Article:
According to Endocrine Today. Thyroid cancer research indicates that the disease is being increasingly diagnosed in the U.S., although most healthcare professionals agree that its mortality rate has slightly decreased recently.
Currently, the National Cancer Institute's Surveillance, Epidemiology and End Results (SEER) program estimates that one in 111 Americans will be diagnosed with some form of thyroid cancer during his or her life.
Put another way, 44,670 people in the U.S. will be diagnosed with thyroid cancer in a given year, according to SEER. While approximately 1,700 Americans will die of the disease in that time, this reflects a slight decrease in the national mortality rate compared to that of 35 years ago.
Physicians and diagnosticians want to know what caused the decrease in deaths.
The news source reported that many endocrinologists are investigating whether the dip is due to more effective treatment methods or better cancer screening, which is catching smaller papillary thyroid tumors earlier.
In a 2006 study, healthcare professionals with the Department of Veteran Affairs estimated that nearly half of the increase in thyroid cancer diagnoses over a 15-year period was due to the detection of tumors under one centimeter in diameter.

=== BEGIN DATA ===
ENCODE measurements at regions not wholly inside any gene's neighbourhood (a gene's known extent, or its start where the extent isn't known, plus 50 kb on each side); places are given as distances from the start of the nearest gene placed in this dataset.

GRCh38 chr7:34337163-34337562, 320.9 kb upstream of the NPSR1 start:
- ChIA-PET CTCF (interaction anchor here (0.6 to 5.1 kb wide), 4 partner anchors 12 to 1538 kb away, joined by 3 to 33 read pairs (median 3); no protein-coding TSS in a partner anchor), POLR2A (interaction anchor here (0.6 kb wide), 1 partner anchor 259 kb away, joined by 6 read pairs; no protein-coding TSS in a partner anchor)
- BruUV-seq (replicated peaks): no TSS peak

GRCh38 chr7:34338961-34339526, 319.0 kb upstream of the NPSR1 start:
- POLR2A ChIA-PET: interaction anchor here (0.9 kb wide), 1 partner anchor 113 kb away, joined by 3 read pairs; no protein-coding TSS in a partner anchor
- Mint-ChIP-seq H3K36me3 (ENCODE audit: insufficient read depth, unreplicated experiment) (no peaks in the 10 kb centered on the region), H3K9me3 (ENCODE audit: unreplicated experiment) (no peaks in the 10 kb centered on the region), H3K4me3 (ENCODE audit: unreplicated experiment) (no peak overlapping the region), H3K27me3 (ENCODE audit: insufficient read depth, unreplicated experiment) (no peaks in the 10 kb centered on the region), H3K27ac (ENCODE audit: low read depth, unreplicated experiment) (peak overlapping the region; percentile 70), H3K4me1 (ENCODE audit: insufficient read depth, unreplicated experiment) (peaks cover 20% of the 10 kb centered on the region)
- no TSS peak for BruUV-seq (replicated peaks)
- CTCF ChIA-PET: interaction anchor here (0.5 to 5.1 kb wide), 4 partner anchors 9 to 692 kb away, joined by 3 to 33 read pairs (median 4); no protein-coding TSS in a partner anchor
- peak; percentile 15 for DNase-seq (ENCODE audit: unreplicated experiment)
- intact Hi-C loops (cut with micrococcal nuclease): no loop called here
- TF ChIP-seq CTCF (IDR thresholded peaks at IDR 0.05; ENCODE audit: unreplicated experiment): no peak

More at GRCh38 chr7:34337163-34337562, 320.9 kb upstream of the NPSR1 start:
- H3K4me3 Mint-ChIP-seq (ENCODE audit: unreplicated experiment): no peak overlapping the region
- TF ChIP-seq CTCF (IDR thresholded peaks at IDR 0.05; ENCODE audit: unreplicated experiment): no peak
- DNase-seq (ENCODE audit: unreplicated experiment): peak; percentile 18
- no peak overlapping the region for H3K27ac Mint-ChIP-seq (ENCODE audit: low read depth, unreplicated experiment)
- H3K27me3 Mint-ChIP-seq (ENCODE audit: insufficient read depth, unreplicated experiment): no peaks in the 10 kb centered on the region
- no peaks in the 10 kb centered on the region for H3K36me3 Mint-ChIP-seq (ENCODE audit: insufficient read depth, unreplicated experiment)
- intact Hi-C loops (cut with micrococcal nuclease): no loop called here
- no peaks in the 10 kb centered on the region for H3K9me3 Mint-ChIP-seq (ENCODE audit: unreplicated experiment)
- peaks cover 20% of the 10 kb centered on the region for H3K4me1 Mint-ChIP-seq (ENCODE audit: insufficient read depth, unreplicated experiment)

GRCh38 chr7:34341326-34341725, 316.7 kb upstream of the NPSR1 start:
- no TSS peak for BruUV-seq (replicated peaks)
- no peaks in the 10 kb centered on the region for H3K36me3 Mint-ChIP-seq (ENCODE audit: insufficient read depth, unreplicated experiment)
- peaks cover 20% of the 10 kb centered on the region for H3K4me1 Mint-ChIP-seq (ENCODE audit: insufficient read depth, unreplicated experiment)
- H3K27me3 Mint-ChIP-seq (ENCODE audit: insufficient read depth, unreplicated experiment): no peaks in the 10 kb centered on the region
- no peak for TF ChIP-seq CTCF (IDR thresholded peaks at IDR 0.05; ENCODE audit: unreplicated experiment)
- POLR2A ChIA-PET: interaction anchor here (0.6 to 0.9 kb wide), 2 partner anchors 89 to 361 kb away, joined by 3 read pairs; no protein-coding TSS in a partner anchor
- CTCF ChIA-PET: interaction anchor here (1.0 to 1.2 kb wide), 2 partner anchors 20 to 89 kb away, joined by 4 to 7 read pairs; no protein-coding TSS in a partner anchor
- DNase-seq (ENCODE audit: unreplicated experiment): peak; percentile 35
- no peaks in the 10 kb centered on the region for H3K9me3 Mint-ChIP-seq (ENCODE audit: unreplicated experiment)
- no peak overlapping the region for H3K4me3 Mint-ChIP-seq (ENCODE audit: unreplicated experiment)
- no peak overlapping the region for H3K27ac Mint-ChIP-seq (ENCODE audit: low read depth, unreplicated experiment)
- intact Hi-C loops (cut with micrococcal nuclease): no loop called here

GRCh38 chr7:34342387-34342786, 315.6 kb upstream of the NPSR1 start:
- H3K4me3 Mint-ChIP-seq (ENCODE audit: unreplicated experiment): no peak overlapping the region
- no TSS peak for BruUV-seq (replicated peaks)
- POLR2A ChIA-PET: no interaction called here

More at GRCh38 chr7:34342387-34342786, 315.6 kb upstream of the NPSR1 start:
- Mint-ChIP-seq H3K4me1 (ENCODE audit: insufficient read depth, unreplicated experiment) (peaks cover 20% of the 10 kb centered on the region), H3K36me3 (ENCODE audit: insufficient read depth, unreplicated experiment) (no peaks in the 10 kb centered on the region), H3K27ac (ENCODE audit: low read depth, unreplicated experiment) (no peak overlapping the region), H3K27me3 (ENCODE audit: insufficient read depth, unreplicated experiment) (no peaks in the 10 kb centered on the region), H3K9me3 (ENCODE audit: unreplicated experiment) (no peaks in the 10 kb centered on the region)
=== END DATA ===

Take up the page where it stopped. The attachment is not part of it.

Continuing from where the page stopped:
While some doctors agree that improvements in early detection have contributed to the falling morality rate, others told the news organization that few patients - between 1 and 2 percent - die each year from papillary thyroid tumors under two centimeters in diameter.
They added that thyroid cancer is simply a numbers game and that the disease affects a larger number of Americans than ever before, even with the moderate decrease in its lethality. Ultimately, detection and chemotherapy are the two most effective weapons against thyroid cancers of all types, since it is largely unclear what causes the disease.
Other than radiation, health experts cannot say for sure what triggers thyroid cancer, a malady that affects nearly 1 percent of Americans in their lifetimes, according to the National Institutes of Health.
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